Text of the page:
Puffin Little Historian: Dinosaur, Penguin Random House Australia, May 2021, 96 pp., RRP $12.99 (pbk), ISBN 9781761041716
Puffin Little Environmentalist: Gardening, Penguin Random House Australia, May 2021, 96 pp., RRP $12.99 (pbk), ISBN 9781761041709
The Puffin Little Series is continuing to expand with new titles Little Environmentalist: Gardening and Little Historian: Dinosaurs. In the very same style and format as previous titles these non-fiction minis, written in second person, are well planned and will make for a great resource for younger primary school aged children.
Little Historian: Dinosaurs gives readers the absolute basics of dinosaurs – it seems to have been written with the assumption that the reader has never heard of them before. (There are some kids who are dinosaur obsessed, this book is not for them.) It contains age-appropriate explanations of the history of the earth and evolution, profiles of different dinosaurs and a chapter on the work a palaeontologist does. There are great little explanations of important things like fossils, extinction, and the plants the dinosaurs would have lived with and eaten.
Little Environmentalist: Gardening is a more practical book for kids who love to get their hands dirty and try out things they read about. Starting off with a simplified explanation of what plants are and how they grow, this book then moves on to explain how to start your own garden, what you’ll need and how to improve your gardening results. There is a simple, easy little experiment to help kids see what seed germination looks like. One great little section features the importance of bees to the gardening and food production process. There is also information about Australian native plants that helps readers see the benefits of choosing them for their garden.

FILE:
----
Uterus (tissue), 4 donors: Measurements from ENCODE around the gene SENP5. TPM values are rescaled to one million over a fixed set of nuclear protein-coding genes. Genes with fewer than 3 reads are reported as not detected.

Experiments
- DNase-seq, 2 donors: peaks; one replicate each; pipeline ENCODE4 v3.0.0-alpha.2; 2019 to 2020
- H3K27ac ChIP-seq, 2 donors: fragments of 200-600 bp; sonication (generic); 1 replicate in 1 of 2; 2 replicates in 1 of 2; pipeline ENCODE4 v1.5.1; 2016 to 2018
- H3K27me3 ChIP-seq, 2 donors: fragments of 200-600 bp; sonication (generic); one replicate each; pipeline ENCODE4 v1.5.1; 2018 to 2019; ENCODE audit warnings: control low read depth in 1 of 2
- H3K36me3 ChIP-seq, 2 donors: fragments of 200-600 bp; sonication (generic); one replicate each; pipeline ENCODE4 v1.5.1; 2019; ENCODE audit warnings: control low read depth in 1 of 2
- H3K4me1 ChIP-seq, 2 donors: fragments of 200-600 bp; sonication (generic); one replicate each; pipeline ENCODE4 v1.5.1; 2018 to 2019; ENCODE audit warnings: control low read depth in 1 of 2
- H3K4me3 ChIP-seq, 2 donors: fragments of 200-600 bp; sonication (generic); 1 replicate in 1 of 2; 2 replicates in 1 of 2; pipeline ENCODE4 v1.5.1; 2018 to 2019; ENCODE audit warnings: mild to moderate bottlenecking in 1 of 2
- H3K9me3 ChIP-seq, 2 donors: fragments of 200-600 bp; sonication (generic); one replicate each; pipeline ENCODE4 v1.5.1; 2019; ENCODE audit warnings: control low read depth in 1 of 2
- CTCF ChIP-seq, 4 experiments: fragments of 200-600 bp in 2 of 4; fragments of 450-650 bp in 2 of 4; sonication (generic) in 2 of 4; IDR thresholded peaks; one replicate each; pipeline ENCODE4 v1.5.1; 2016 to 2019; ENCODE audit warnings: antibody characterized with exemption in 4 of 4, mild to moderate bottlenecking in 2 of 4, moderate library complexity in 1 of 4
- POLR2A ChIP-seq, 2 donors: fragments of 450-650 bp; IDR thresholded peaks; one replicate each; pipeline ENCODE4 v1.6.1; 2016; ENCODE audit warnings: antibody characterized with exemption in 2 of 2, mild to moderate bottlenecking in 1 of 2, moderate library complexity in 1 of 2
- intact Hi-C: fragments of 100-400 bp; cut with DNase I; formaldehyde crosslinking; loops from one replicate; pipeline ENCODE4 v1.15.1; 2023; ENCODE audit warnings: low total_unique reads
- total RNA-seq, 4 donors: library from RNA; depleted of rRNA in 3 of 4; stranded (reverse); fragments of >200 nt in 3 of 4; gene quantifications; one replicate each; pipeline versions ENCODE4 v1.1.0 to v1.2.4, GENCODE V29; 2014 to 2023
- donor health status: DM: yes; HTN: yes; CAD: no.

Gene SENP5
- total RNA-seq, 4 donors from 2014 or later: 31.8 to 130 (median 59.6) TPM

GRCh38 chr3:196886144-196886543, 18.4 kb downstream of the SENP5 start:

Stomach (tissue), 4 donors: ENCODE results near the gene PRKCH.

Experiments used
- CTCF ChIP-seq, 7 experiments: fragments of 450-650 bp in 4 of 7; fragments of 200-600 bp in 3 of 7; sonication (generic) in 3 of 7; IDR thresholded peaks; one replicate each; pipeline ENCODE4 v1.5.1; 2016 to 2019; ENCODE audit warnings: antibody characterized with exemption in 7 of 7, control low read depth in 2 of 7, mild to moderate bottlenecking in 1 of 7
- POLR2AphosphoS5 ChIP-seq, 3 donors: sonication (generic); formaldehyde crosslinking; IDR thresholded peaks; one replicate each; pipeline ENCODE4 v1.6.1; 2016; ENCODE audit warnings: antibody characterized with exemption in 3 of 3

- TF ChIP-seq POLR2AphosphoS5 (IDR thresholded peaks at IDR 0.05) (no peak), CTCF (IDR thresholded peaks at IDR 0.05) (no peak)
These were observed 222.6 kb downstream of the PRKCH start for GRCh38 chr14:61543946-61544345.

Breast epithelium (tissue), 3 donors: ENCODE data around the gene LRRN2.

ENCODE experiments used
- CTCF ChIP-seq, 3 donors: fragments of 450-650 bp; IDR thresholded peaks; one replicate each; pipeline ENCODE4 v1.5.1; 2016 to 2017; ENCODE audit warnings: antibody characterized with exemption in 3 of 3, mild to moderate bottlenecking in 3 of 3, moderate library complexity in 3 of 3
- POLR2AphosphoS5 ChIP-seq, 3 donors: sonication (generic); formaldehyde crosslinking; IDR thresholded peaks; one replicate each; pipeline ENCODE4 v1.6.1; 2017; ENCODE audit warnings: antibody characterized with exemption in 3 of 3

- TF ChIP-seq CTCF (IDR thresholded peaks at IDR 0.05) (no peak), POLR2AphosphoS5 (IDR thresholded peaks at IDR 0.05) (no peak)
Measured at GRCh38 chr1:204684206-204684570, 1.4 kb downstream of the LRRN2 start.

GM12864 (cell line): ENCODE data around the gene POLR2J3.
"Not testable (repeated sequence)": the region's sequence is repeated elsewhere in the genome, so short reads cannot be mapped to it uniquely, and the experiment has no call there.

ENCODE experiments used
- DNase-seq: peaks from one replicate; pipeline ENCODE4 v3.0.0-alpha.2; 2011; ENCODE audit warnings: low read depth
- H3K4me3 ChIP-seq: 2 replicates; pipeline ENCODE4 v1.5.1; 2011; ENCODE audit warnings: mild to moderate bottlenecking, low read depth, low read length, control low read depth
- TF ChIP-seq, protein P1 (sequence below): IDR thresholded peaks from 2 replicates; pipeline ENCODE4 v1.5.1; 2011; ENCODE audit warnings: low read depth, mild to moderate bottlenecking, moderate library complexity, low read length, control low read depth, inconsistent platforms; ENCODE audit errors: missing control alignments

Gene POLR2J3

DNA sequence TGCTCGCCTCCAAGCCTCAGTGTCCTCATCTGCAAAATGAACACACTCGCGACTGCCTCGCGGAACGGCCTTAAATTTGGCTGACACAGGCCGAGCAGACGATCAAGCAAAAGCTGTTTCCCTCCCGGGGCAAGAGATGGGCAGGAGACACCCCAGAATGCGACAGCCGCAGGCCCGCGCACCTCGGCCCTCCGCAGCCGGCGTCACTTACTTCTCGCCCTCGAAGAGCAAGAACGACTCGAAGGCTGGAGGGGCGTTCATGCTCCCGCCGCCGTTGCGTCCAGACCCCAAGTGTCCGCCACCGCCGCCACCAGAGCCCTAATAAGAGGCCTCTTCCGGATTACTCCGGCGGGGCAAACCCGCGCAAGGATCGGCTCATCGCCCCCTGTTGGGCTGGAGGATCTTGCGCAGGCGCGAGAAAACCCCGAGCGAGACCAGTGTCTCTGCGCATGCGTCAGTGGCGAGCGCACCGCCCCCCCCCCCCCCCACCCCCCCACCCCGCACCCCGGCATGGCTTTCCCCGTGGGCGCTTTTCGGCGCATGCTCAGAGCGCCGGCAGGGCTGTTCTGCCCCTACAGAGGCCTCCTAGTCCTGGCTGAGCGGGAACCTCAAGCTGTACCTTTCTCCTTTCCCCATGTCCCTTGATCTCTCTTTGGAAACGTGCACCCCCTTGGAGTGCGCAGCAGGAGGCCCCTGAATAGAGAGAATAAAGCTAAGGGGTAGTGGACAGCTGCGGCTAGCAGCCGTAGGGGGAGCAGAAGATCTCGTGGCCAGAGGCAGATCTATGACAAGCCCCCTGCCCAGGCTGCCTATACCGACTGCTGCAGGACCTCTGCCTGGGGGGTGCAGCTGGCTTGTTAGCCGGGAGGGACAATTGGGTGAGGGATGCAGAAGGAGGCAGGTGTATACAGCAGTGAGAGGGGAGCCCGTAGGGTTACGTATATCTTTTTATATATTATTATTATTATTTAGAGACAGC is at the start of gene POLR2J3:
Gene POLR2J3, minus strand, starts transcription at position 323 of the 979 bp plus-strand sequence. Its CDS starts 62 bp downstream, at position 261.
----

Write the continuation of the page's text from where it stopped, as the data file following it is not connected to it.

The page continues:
Based on the look of the books I sat down with my 4-year-old to give them a read, but I soon realised that these are much more suited to a strong primary school aged reader, probably from 6-9 years old. The length of these books is similar to a junior chapter book, and there are some difficult words (defined in glossaries) which might overwhelm some kids who are new to reading independently. However, I know there are many children who just thrive on non-fiction material, and this is a great starting point for them on their independent reading journey.
I would suggest trying these if you’re finding your kids’ take-home readers too easy, boring, or repetitive. They may take more than one night to get through, but that’s okay. They are just right for a strong, young independent reader.
Reviewed by Cherie Bell